Stephen Decatur and The War with The Pirates of The Mediterranean

The Declaration of Independence is signed. The war with the British escalates.

1776


1779

Stephen Decatur is born January 5, 1779 in Sinepuxent, MD. His family returns to Philadelphia after previously fleeing the city to escape the British occupation. Stephen’s father, Stephen Decatur Sr., was a privateer and hunted British merchant vessels during the war.


1794

The Naval Act of 1794 authorizes construction of 6 frigates to defend American shipping in the Atlantic Ocean after repeated attacks on American ships by Mediterranean pirates. Stephen Decatur quits school at age 15 and begins working for the ship builder, Gurney and Smith.


The first of the new frigates are completed. Decatur joins the navy and reports for duty aboard the USS United States.

1798


Thomas Jefferson is inaugurated President of the United States. 

President Jefferson fails to make peace with the pirates and dispatches the navy to engage the pirates in the Atlantic under the command of Commodore Richard Dale.

Stephen is promoted to first lieutenant and addresses the crew of the USS Essex:

“Comrades, We are about to embark on an expedition which may terminate in our sudden deaths, our perpetual slavery, or our immortal glory. The event is left for futurity to determine. The first quality of a good seaman, is, personal courage. The second, obedience to orders. The third, fortitude under sufferings; to these may be added, an ardent love of country. I need say no more – I am confident that you possess them all.”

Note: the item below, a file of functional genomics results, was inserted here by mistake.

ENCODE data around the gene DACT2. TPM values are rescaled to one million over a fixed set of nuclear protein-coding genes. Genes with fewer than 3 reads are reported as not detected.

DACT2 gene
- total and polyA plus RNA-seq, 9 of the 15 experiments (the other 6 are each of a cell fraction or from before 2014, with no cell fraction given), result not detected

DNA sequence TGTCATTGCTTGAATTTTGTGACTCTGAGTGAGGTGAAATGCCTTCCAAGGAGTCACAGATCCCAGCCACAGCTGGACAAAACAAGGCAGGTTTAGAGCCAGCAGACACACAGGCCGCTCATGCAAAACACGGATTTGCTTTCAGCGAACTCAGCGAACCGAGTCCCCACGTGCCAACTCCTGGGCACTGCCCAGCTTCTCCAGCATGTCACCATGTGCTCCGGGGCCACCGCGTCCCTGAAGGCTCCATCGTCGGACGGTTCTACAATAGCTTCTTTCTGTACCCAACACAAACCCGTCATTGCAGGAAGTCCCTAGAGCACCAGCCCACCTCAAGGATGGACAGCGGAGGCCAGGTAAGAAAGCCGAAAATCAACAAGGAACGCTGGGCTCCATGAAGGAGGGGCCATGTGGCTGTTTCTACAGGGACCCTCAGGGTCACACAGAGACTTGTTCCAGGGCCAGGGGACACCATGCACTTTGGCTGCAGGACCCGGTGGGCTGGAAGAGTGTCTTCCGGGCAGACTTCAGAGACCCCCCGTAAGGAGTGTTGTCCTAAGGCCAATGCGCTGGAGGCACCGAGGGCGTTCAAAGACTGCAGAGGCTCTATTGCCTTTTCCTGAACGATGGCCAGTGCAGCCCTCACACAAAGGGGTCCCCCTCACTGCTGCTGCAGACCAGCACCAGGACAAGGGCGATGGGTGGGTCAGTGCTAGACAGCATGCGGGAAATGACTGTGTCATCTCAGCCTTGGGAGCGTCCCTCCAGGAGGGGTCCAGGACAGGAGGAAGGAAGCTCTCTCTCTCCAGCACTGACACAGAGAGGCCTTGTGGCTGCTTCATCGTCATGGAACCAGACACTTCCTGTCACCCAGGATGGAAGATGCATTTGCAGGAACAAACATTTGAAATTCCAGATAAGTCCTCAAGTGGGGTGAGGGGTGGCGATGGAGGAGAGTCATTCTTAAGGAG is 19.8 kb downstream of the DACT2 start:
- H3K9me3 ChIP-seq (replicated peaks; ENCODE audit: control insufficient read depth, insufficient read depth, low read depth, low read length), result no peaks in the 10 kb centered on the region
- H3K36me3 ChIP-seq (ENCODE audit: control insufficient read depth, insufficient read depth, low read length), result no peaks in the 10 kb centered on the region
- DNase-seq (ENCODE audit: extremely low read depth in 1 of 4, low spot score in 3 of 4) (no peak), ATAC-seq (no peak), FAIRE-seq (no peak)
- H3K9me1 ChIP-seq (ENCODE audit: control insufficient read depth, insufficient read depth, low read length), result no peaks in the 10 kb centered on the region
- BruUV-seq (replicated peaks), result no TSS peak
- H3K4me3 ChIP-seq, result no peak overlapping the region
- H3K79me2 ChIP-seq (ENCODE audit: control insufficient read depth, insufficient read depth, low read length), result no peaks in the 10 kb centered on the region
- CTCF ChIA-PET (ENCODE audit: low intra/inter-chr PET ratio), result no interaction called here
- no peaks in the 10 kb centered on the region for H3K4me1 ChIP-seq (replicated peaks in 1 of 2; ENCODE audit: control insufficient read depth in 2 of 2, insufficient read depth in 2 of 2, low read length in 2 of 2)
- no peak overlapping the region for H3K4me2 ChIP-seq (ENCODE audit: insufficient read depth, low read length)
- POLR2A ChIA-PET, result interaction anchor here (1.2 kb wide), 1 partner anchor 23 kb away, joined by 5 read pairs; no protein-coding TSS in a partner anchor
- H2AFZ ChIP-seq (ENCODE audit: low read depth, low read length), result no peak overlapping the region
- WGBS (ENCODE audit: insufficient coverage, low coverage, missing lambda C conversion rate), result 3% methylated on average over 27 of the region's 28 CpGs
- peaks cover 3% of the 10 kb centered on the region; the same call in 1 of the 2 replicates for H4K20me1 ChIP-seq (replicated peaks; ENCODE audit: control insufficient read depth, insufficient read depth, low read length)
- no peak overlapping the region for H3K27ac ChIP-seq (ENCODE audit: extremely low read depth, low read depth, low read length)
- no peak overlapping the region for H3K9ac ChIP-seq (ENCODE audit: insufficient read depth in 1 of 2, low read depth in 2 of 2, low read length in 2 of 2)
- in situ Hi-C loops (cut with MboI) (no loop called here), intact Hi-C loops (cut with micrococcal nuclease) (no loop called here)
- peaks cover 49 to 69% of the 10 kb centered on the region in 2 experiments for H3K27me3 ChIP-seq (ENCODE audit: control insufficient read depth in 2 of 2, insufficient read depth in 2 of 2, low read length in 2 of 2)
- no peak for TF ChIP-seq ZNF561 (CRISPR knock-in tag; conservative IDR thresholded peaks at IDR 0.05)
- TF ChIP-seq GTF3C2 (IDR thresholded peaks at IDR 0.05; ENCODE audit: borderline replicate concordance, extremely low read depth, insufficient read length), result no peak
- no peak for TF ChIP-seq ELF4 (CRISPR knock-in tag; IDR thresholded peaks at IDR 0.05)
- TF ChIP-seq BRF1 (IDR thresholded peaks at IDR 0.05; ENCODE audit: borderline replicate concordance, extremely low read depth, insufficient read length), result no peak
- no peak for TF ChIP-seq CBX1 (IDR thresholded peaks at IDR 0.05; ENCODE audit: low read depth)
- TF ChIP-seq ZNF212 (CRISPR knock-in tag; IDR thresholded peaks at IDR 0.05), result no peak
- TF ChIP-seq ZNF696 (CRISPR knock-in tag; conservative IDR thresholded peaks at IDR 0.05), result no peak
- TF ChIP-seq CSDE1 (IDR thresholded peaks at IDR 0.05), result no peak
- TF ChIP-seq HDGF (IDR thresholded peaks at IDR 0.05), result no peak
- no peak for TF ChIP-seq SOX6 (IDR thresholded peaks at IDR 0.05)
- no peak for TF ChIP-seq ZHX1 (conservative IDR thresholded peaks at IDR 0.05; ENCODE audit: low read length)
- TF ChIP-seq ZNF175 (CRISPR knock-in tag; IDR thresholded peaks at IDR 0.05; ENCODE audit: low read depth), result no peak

1801


After numerous battles at sea Stephen is given command of his own ship the USS Enterprise.

On October 31st 1803, The USS Philadelphia, under the command of William Bainbridge, is captured when Bainbridge unwisely chases a Tripoli vessel too close to the shoals and runs aground. All 380 men are taken to Tripoli in chains and the frigate is placed in Tripoli harbor.

Decatur hatches a plan to sneak into Tripoli Harbor, free the captured crew, and destroy the Philadelphia so it cannot be used against them. The outcome of his plan changes his life and the path of the nation forever.

1803